Background The immunomodulatory nutritional product NR100157 was developed for human immunodeficiency virus (HIV)-infected individuals. We hypothesized that targeting the compromised gastrointestinal tract of HIV-infected individuals would result in systemic immunological benefits.Methods In a multicenter, randomized, controlled, double-blind trial, 340 HIV-1-positive adults not on antiretroviral therapy, with CD4+ T-cell counts <800/μL, were given either NR100157 or an isocaloric and isonitrogenous control for 52 weeks. Primary outcome was CD4+ T-cell count. Secondary outcomes included plasma viral load (pVL), safety, and tolerability. In a pilot study (n = 20), levels of CD4+CD25+ and CD8+CD38+ activation were measured (n = 20). The trial is registered at the Dutch Trial Register (NTR886) and ISRCTN81868024.Results At 52 weeks, CD4+ T-cell decline showed a 40-cell/μL difference (P =. 03) in the intention-to-treat population in favor of the immunomodulatory NR100157 (control vs active,-68 ± 15 vs-28 ± 16 cells/μL/year). The change in pVL from baseline was similar between groups (P =. 81). In the pilot study, the percentage of CD4+CD25+ was lower in the active group (P <. 05) and correlated with changes in CD4+ T-cell count (r =-0.55, P <. 05). The percentage of CD8+CD38+ levels was unaffected.Conclusions The specific immunonutritional product NR100157 significantly reduces CD4+ decline in HIV-1-infected individuals, and this is associated with decreased levels of CD4 +CD25+. (This nutritional intervention is likely to affect local gut integrity and gut-associated lymphoid tissue homeostasis, which in turn translates positively to systemic effects.

The immunomodulatory nutritional intervention NR100157 reduced CD4 + T-cell decline and immune activation: A 1-year multicenter randomized controlled double-blind trial in HIV-infected persons not receiving antiretroviral therapy (The BITE Study) / P. Cahn, K. Ruxrungtham, B. Gazzard, R. Diaz, A. Gori, D. Kotler, A. Vriesema, N. Georgiou, J. Garssen, M. Clerici, J. Lange. - In: CLINICAL INFECTIOUS DISEASES. - ISSN 1058-4838. - 57:1(2013), pp. 139-146. [10.1093/cid/cit171]

The immunomodulatory nutritional intervention NR100157 reduced CD4 + T-cell decline and immune activation: A 1-year multicenter randomized controlled double-blind trial in HIV-infected persons not receiving antiretroviral therapy (The BITE Study)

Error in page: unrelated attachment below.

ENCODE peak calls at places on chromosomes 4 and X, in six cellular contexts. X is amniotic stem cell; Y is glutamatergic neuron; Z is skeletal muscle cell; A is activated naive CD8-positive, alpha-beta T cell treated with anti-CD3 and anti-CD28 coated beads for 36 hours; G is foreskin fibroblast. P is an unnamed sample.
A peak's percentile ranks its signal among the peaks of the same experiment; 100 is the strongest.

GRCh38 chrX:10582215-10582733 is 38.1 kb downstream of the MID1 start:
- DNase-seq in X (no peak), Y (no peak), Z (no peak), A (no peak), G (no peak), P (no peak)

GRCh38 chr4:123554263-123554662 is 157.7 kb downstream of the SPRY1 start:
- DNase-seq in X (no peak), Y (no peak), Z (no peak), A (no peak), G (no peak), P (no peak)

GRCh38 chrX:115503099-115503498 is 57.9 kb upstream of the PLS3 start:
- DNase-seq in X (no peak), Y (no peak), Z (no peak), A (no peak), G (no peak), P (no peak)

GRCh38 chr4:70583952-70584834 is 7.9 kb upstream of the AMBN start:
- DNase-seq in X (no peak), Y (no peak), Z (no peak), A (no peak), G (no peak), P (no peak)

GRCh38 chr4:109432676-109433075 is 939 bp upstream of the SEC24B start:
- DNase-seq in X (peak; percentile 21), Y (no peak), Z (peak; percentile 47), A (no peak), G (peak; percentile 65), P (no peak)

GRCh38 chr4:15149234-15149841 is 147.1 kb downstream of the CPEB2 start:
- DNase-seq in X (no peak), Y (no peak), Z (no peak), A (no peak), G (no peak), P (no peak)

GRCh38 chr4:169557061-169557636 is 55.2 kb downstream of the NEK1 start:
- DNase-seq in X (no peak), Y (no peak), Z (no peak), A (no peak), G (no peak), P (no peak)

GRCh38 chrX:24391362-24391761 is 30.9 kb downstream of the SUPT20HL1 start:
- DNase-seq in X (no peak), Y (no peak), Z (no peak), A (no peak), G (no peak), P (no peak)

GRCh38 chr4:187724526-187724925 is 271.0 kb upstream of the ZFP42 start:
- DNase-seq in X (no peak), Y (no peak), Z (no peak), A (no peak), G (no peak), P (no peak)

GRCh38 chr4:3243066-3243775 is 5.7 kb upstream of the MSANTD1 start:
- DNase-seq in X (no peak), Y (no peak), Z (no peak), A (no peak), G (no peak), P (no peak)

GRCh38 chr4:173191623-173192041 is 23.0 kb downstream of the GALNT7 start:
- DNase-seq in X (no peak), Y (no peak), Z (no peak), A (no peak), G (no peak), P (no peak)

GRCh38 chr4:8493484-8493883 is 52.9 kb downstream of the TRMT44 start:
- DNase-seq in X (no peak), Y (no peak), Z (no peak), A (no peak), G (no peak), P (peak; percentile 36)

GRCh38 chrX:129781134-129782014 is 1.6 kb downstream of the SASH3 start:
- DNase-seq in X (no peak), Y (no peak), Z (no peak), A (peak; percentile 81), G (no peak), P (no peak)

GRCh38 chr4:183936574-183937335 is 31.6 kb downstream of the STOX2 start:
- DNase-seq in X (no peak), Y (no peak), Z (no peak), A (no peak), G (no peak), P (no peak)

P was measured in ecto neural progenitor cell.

A. Gori;M. Clerici;
2013

Abstract

Background The immunomodulatory nutritional product NR100157 was developed for human immunodeficiency virus (HIV)-infected individuals. We hypothesized that targeting the compromised gastrointestinal tract of HIV-infected individuals would result in systemic immunological benefits.Methods In a multicenter, randomized, controlled, double-blind trial, 340 HIV-1-positive adults not on antiretroviral therapy, with CD4+ T-cell counts <800/μL, were given either NR100157 or an isocaloric and isonitrogenous control for 52 weeks. Primary outcome was CD4+ T-cell count. Secondary outcomes included plasma viral load (pVL), safety, and tolerability. In a pilot study (n = 20), levels of CD4+CD25+ and CD8+CD38+ activation were measured (n = 20). The trial is registered at the Dutch Trial Register (NTR886) and ISRCTN81868024.Results At 52 weeks, CD4+ T-cell decline showed a 40-cell/μL difference (P =. 03) in the intention-to-treat population in favor of the immunomodulatory NR100157 (control vs active,-68 ± 15 vs-28 ± 16 cells/μL/year). The change in pVL from baseline was similar between groups (P =. 81). In the pilot study, the percentage of CD4+CD25+ was lower in the active group (P <. 05) and correlated with changes in CD4+ T-cell count (r =-0.55, P <. 05). The percentage of CD8+CD38+ levels was unaffected.Conclusions The specific immunonutritional product NR100157 significantly reduces CD4+ decline in HIV-1-infected individuals, and this is associated with decreased levels of CD4 +CD25+. (This nutritional intervention is likely to affect local gut integrity and gut-associated lymphoid tissue homeostasis, which in turn translates positively to systemic effects.
immunonutrition; NR100157; immune activation; CD4 decline
Settore MED/17 - Malattie Infettive
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Utilizza questo identificativo per citare o creare un link a questo documento: http://hdl.handle.net/2434/629273
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